Frank Paine, the protagonist in King of Paine, is a former Hollywood stud who’s recently joined the FBI, a role that screams for a centerfold on his arm. As a former beauty queen and TV starlet, Jolynn Decker could easily fall into the “eye candy” stereotype, a conclusion not contradicted by our first look at her:
Time had faded his memory of Jolynn’s face, one that would drive a caricaturist mad for its lack of imperfections—fair skin, dainty nose, and mirthful, almond-shaped eyes. Her blond mane cascaded over a narrow-waisted, red winter coat like water flowing over a falls.
But as mentioned in previous posts, I rebel against stereotypes. As the story progresses, the feisty Atlantan alternates among suspect, tease, lover, sidekick, and victim, revealing more of her complex motives and nature with each new plot twist. I’m declaring this space a spoiler-free zone, so make assumptions about the order she takes on these roles at your own peril. My goal today is to share some of the techniques used to help Jolynn fight back against the eye candy stereotype.
I view “eye candy” as a character whose principal appeal is physical beauty, whether male or female, and these characters have their place in literature. Much of James Bond’s mojo derives from his legendary ability to snare the sexiest women with a wayward glance. Romance novels are rife with manly hunks with ripped abs and not much upstairs (so I hear). My own first novel, The Jinx, features several strong-willed and intelligent woman who tangle with my ordinary guy hero, but I couldn’t resist giving him one piece of sugar pie for dessert (call it a gift to ordinary guys everywhere).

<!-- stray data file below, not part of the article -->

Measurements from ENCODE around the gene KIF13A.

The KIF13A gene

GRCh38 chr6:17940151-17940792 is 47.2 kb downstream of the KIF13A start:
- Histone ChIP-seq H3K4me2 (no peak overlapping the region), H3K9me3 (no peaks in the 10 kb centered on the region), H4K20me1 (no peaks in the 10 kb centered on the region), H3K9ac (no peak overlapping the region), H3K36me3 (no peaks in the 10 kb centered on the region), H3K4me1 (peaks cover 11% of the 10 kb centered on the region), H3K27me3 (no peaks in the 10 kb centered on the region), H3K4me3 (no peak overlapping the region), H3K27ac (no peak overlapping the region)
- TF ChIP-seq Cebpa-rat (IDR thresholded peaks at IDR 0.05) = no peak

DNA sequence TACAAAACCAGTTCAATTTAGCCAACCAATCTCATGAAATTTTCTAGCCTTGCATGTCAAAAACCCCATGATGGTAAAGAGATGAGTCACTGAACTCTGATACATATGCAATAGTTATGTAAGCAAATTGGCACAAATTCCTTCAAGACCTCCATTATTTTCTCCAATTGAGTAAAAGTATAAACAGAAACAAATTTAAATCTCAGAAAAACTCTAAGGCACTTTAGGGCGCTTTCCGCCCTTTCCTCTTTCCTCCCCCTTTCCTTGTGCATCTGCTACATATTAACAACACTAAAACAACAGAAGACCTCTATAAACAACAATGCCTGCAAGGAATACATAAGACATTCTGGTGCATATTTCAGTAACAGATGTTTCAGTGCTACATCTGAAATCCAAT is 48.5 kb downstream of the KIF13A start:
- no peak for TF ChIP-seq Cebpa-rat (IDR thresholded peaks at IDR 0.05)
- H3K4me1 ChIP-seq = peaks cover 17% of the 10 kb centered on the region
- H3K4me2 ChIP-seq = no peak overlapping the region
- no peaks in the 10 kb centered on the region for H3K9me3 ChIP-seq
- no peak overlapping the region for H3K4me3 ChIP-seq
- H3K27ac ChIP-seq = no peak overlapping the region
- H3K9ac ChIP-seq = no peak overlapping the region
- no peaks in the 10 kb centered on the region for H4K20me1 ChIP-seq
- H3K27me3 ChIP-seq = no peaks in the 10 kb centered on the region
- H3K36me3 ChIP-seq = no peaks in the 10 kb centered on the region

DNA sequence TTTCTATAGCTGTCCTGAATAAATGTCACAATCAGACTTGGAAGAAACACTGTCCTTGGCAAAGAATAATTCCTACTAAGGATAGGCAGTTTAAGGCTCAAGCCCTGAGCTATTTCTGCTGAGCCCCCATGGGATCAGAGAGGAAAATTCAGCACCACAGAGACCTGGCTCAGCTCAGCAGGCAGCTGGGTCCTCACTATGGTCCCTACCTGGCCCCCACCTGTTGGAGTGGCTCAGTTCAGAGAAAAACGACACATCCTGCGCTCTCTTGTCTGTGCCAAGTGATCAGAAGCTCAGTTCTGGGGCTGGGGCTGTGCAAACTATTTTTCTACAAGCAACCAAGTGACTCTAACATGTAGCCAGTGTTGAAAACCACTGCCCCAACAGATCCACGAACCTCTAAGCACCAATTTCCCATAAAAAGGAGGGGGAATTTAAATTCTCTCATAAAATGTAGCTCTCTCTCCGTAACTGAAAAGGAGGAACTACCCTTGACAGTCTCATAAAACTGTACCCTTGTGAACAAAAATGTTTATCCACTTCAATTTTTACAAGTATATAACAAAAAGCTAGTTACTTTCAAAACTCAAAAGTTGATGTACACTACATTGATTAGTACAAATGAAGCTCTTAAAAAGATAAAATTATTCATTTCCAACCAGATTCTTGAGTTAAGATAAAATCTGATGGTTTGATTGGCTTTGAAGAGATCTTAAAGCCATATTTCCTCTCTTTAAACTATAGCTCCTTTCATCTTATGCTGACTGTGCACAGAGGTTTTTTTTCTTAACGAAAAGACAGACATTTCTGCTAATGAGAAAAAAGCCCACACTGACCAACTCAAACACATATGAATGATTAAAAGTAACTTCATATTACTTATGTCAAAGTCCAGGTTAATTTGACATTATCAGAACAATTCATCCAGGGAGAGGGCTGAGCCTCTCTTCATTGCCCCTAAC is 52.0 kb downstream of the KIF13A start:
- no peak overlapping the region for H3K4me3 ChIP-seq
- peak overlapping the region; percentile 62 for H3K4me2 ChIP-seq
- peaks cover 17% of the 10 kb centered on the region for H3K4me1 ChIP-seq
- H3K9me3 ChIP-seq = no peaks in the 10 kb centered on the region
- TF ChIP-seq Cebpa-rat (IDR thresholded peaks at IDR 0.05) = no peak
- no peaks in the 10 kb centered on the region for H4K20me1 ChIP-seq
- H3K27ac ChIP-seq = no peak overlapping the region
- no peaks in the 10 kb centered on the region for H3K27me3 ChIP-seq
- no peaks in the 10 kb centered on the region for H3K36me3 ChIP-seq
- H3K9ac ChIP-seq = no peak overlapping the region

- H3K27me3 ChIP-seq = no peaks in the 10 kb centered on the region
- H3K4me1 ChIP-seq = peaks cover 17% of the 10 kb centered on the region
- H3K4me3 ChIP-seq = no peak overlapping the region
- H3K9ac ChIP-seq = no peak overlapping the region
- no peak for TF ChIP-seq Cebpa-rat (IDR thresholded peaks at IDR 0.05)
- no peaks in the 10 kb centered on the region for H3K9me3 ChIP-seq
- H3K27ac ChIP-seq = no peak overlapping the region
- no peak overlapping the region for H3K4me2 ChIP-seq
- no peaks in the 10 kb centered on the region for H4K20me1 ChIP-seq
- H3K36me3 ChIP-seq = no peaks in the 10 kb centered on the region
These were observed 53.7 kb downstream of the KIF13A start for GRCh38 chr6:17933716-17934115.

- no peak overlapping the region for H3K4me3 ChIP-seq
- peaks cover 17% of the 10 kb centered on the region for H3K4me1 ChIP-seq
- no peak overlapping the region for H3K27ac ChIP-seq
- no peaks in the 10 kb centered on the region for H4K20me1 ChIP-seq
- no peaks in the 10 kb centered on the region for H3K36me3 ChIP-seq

In King of Paine, though, Frank Paine’s reformed womanizer needed a real femme fatale to tempt him, an attraction deeper than physical beauty, a chick who could drive him to play outside the FBI’s rules, maybe even sacrifice his life. So I gave Frank and Jolynn a passionate history, a true love affair that ended after a kinky Hollywood scandal destroyed her budding TV career but left him unscathed. Although Frank never stopped loving her, they haven’t spoken in three years when his new career in the FBI takes him to her native Atlanta.
Jolynn’s festering anger, the unknown depth of her emotional injuries, makes her reaction to Frank’s presence unpredictable. So when an anonymous online stalker threatens to reveal Frank’s kinky secrets shortly after he arrives in town, he’s forced to confront Jolynn. She expects (or pretends to expect?) an apology, so you can imagine the tension in that reunion when he accuses her of a crime. By building conflict into their history, I was able to magnify Jolynn’s emotional reaction to the accusation.
To add to her mystery, their story is told only from Frank’s point of view. Like Frank, you hear Jolynn’s words and gauge her actions, but her real-life erotic cat-and-mouse game with him eerily resembles the tactics employed by the stalker taunting the FBI. Her shrouded motives make her seem capable of both love and revenge, and she’s a clever enough actress to fool the Bureau–and maybe even you. Jolynn’s ever-changing role in Frank’s investigation and in his life places her at the heart of the story, not just on Frank’s arm and in his bed.